UNITED NATIONS — The U.N. Security Council urged Myanmar’s government on Monday to step up efforts to create conditions that will allow Rohingya Muslims who fled a violent crackdown to safely return to the country from neighboring Bangladesh.
The council stressed in a statement following closed briefings that progress is also needed by Myanmar on implementing agreements on relations with the U.N. refugee and development agencies and with Bangladesh on returning Rohingya.
Rohingya face official and social discrimination in predominantly Buddhist Myanmar, which denies most of them citizenship and basic rights because they are looked on as immigrants from Bangladesh, even though the families of many settled in Myanmar generations ago. Dire conditions led more than 200,000 to flee the country between 2012 and 2015.
The latest crisis began with attacks by Rohingya insurgents on Myanmar security personnel last August. The military responded with counterinsurgency sweeps and was accused of widespread human rights violations, including rape, murder, torture and the burning of Rohingya homes. Thousands are believed to have died and about 700,000 fled to Bangladesh. The U.N. and U.S. officials have called the government’s military campaign ethnic cleansing.
Security Council members again stressed “the importance of undertaking transparent and independent investigations in allegations of human rights abuses and violations.”
The new U.N. special envoy for Myanmar, Christine Schraner Burgener, said Myanmar’s leaders want to bring Rohingya back to Rakhine state, but there are not only divisions between the government and Rohingya, but divisions between that Muslim minority and the rest of Rakhine’s mostly Buddhist population.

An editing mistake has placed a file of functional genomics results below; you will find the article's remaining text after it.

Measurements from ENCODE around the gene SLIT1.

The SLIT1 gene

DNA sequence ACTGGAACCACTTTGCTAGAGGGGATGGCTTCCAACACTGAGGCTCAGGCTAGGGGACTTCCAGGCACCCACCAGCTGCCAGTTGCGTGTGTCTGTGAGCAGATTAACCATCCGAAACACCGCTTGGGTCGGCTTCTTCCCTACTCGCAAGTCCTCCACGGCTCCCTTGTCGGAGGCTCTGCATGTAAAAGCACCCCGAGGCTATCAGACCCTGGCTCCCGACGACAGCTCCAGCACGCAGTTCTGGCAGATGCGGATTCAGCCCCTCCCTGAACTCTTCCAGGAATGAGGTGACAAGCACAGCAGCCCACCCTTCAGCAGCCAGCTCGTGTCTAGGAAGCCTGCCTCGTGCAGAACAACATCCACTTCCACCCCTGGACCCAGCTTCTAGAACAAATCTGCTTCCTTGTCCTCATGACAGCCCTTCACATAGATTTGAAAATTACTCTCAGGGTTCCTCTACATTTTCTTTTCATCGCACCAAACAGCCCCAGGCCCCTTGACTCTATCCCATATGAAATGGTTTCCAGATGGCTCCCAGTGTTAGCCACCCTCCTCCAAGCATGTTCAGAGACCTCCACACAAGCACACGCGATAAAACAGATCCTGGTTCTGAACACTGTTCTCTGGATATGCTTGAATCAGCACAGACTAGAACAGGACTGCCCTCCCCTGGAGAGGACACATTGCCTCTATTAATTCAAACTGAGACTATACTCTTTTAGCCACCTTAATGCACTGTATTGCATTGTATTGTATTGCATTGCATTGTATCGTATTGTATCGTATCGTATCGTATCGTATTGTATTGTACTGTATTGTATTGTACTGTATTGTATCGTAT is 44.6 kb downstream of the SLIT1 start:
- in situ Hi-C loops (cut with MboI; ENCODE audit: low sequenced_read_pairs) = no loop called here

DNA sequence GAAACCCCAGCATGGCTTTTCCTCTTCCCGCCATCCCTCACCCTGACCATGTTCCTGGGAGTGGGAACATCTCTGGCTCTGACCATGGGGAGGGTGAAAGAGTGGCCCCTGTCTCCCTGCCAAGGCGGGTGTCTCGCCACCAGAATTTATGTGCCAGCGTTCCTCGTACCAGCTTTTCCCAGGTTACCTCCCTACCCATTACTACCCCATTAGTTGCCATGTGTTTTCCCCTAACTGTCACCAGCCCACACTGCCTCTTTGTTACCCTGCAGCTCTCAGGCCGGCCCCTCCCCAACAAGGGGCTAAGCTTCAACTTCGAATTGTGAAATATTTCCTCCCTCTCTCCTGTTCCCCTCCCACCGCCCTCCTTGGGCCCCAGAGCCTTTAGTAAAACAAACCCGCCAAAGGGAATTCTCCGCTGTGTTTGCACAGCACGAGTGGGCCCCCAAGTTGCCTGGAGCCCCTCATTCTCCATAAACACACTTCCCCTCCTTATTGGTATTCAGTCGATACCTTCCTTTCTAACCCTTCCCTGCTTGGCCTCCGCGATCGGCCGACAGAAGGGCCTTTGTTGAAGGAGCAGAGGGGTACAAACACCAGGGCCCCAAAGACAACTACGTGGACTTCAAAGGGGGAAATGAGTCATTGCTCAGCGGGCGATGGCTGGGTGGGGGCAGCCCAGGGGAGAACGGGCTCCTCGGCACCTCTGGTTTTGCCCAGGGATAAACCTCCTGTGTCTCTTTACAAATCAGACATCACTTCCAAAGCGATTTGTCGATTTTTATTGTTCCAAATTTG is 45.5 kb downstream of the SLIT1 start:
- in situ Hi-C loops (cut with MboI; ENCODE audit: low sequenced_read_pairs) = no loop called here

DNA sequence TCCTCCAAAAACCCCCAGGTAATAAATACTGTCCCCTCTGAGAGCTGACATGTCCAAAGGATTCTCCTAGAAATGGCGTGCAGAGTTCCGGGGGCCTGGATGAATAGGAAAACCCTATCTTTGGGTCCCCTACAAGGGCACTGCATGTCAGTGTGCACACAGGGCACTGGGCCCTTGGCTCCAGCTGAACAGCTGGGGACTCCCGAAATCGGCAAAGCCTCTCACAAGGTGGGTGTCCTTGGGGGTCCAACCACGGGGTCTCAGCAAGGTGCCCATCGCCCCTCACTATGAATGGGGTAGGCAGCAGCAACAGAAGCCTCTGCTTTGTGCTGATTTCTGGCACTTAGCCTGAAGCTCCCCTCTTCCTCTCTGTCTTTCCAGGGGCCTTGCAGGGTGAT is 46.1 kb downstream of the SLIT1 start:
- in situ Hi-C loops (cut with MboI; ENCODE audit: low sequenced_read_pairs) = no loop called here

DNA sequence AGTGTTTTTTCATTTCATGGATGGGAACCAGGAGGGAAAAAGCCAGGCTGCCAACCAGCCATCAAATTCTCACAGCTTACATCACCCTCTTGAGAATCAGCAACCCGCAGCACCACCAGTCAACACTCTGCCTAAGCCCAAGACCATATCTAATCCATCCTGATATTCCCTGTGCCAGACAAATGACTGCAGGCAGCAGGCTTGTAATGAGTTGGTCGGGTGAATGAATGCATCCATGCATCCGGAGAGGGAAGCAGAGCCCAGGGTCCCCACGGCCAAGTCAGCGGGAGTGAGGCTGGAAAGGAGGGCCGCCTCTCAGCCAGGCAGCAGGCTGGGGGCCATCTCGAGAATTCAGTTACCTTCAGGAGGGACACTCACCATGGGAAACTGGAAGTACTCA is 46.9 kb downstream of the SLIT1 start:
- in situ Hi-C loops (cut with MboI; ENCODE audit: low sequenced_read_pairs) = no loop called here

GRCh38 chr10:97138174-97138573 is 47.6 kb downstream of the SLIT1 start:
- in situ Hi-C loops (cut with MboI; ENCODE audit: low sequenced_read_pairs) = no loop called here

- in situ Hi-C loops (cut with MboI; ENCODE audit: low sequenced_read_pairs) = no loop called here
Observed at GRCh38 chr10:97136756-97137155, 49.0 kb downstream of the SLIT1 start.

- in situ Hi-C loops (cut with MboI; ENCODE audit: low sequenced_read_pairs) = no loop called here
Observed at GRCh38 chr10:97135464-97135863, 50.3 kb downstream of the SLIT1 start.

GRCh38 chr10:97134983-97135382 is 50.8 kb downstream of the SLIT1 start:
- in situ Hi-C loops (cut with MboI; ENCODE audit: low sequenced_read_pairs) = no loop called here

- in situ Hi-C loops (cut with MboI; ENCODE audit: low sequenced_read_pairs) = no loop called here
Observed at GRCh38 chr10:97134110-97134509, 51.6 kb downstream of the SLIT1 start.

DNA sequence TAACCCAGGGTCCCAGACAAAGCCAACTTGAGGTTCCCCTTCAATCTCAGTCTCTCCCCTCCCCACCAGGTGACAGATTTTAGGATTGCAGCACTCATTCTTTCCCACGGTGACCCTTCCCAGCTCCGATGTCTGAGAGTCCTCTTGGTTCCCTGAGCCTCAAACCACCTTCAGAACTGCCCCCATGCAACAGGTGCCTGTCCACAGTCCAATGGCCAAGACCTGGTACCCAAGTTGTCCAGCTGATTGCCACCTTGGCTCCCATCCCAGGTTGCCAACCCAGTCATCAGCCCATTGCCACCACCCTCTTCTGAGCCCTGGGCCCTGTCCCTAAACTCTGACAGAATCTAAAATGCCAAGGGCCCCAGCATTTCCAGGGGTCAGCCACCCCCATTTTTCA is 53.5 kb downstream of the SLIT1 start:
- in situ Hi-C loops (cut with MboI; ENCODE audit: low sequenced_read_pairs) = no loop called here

The council “stressed the need to step up efforts, including through providing assistance to the social and economic development, in order to create conditions conducive to the safe, voluntary and dignified return of Rohingya refugees and internally displaced persons to their homes in Rakhine state.”
Burgener, who started the job two months ago, said she has traveled widely, met government officials including State Counselor Aung San Suu Kyi three times and has gotten approval to open a small office in Myanmar’s capital, Naypyitaw. She said she plans to return to Myanmar in September.
“I need dialogue, and for that I need open doors,” she said, including to discuss “critical questions” and advise the government on “how they can also change the attitude of the communities on the ground.”
Several Security Council members have called for the U.N.’s most powerful body to impose sanctions to pressure the government on the Rohingya issue, but China, a close ally of Myanmar and a veto-wielding council member, is highly unlikely to ever agree.
Burgener told reporters, “I think Myanmar is not a country which is reacting quite on pressure, but it’s up to the Security Council.”
Sweden’s U.N. ambassador, Olof Skoog, the current council president, stressed the importance of council unity, though he said his country thinks progress has been “far too slow.”
“I think there is a recognition among Security Council members that there have been positive steps taken lately. It’s also fair to say that many of those steps are far from sufficient,” Skoog said. “As long as the council is unified in terms of engagement, but also on putting pressure, I think we are making progress slowly.”
Story: Edith M. Lederer